Race and class will always trump gender in the liberal trinity of holy causes, so such nonsense is to be expected, but we have been disappointed by the reaction on the right. Two of our favorite destinations on the internet are Powerline and Instapundit, and both were dismissive of the Hollaback group’s complaints. The former characterized the behavior seen in the video as “friendly, flattering, inappropriate, or, in one or two instances, creepy, although never threatening,” while the latter dismissed it as a “first world complaint” in comparison to the far worse conditions faced by women in areas controlled by the Islamic State. Rush Limbaugh had an uncharacteristically ambiguous take on the video on his popular radio show, taking pains to correctly point out that the black and Latino New Yorkers depicted are most unlikely to be Republicans or part of that party’s alleged “war on women,” but his callers had no sympathy for the women no matter the political affiliations of her tormentors. With all due respect to the imminent gentlemen at Powerline, we wonder which of the gratuitous comments about the woman’s anatomy they considered “flattering” and which were merely “inappropriate,” and how many minutes a thuggish-loooking young man must follow a woman in lockstep before it crosses that nebulous boundary between “creepy” and “threatening,” and whether the same standards would apply if it were their wives or daughters on those streets. Instapundit’s estimable Prof. Reynolds can be forgiven for chastising the feminist movements for its appalling failure to support its sisters in a third world that is somehow exempt from moral judgments, but wrong to suggest that women should wait until their circumstances degenerate to that level before voicing reasonable demands for civil treatment on public streets. Conservatives have been obligated to resist feminism’s unreasonable demands for so long that it has by now become an ingrained habit, but it’s a strange brand of conservatism that will justify the most boorish behavior of some of its political opponents rather than cede any rhetorical ground to others.
We were heartened to see longtime conservative standard-bearer The National Review give space to a young woman staffer’s plea for a more polite public square, as well as a thoughtful piece about the left’s inherent contradictions and the difficulty of addressing the problem through legal mechanisms, but were disappointed to note that most of the comments were as hateful and vile as anything you might find in a YouTube posting. In most cases the anonymous comments at any of the numerous sites posting the video seemed to have little to do with political ideology and much to do with bitter personal experience. The angriest men are obviously seething with resentment toward some pretty woman that they had futilely attempted to woo on a passing encounter, no matter how crude or clumsy their efforts might have been. The angriest women are openly resentful of the male attention the woman in the video attracts, despite the very unappealing nature of the men. There is much commentary on her physical appearance, as if a woman relinquishes a right civil treatment once her breasts grow so large or her buttocks attain a certain roundness, as well as her wardrobe, as if a very ordinary combination of black t-shirt and black pants has such an overwhelming effect on the male libido that it must be replaced with mandatory burqas to protect the women of indeterminate race and ethnicity underneath, and enough anger over unsatisfactory sex lives to fill a thousand hip-hop and heavy metal recordings. Much of it is expressed in the most vile language that the inarticulate writers can manage, and perfectly illustrates what we mean we speak of the coarseness of our popular culture.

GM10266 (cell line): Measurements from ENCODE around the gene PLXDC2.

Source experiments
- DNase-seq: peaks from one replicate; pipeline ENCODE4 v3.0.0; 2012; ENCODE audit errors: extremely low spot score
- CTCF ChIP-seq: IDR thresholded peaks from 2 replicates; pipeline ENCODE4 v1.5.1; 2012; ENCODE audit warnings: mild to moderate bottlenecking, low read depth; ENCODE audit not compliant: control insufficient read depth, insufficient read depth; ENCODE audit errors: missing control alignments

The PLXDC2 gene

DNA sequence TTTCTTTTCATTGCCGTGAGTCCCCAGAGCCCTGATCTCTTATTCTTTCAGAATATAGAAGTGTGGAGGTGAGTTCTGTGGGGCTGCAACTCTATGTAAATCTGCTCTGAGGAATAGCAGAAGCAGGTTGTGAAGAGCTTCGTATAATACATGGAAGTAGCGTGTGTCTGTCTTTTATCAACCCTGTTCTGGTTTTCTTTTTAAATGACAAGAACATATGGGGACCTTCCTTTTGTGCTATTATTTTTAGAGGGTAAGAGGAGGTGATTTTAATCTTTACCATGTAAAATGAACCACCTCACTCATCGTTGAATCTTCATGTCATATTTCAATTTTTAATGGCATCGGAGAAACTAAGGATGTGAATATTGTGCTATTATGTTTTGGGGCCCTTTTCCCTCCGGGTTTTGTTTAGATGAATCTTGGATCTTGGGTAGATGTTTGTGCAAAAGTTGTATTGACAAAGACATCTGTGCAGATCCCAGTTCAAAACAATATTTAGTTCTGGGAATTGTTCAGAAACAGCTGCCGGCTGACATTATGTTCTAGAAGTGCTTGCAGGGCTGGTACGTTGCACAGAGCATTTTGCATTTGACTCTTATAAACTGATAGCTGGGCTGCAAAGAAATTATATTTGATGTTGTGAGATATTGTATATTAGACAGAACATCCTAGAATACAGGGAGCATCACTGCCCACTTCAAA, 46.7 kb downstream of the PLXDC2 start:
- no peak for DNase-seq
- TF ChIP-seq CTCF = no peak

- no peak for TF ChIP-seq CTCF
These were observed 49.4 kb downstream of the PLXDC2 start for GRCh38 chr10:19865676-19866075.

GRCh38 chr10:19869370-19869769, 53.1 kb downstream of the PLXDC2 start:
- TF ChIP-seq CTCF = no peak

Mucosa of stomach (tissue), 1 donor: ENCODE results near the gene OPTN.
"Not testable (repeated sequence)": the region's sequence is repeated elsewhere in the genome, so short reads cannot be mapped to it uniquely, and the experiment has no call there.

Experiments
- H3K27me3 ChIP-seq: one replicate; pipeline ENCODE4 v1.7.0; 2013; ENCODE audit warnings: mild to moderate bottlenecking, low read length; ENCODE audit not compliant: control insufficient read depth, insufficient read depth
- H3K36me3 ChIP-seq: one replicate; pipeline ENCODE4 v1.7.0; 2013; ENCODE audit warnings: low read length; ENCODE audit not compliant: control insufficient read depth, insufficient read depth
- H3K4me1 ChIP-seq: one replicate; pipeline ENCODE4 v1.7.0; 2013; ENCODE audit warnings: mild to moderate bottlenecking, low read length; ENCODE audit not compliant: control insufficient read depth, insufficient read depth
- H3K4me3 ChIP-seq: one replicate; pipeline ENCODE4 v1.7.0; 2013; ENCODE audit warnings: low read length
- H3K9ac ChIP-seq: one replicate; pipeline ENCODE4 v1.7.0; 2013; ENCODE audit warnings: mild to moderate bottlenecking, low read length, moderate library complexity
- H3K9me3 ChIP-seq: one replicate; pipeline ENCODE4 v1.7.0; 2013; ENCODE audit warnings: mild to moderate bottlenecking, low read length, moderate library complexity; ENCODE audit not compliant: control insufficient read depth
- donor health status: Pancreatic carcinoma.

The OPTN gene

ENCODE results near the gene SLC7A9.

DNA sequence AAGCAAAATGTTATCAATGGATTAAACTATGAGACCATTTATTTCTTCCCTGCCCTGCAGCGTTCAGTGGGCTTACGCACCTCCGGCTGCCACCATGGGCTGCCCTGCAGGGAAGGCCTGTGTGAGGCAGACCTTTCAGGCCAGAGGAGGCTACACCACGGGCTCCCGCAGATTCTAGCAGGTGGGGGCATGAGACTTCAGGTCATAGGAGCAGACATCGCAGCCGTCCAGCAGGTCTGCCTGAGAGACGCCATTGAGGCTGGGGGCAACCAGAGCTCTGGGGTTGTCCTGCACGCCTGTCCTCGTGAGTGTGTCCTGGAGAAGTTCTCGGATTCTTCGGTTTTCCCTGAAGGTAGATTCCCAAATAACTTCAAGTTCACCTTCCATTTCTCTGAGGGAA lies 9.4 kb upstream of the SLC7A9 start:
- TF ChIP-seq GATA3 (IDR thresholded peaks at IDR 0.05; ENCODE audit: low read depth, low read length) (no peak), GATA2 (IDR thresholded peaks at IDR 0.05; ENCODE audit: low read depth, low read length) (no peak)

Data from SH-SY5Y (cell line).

All attempts to defend the men in the video in apolitical terms are also unconvincing. In some instances the intent of the remarks shouted at the woman are open to interpretation, and on some streets in America might be considered friendly, but in New York City that social compact has always insisted on what the sociologists call “civil inattention” and in every case the woman makes clear by her facial expression and demeanor that anything else is unwelcome. A remark about the buttocks of a unfamiliar woman might be intended as a compliment, but only by someone by too stupid and insensitive to give a moment’s thought to how it will likely be received. Such behavior might well be acceptable in the context of a black or Latino culture, but lynching black and Latino people for such behavior was once acceptable in the context of of southern cultures, and there’s an argument to be made that neither should be acceptable in the context of contemporary American culture. Some of those anonymous commentators seem to think that romance will vanish once boys are taught not to speak to unfamiliar women without permission, but we note that was the harshly enforced rule in the Romantic Age and content that “Hey, baby, nice ass” has rarely led to true love and family life and happily ever after. The oft-cited argument that boys will be boys is easily refuted by the fact that not all of us boys behave this way, and would fear the wrath of their pre-feminist Christian mothers and hairy-legged feminist ex-girlfriends if they ever did.
As much as we sympathize with Hollaback’s complaints about such boorish behavior, we can’t support its call for legislation to deal with the problem. Writing a law that distinguishes between a friendly “hello” and a more intrusive greeting, or takes into consideration the social standards of a small southern town and the crowded sidewalks of New York City, will ultimately prove impossible and will inevitably have a chilling effect on the freedom of more essential speech. What’s needed is the same sort of powerfully pervasive social stigma that was once used to discourage out-of-wedlock births and welfare dependency and vulgarity but is now only employed against racial slurs and any squeamishness regarding homosexuality. A solid coalition of pre-feminist Christian mothers and hairy-legged feminists and cultural conservatives and oh-so-concerned-about-women progressives could do much to ensure a woman’s right to walk down a public street without being subjected to the most boorish sort of behavior by men, but that seems unlikely.
— Bud Norman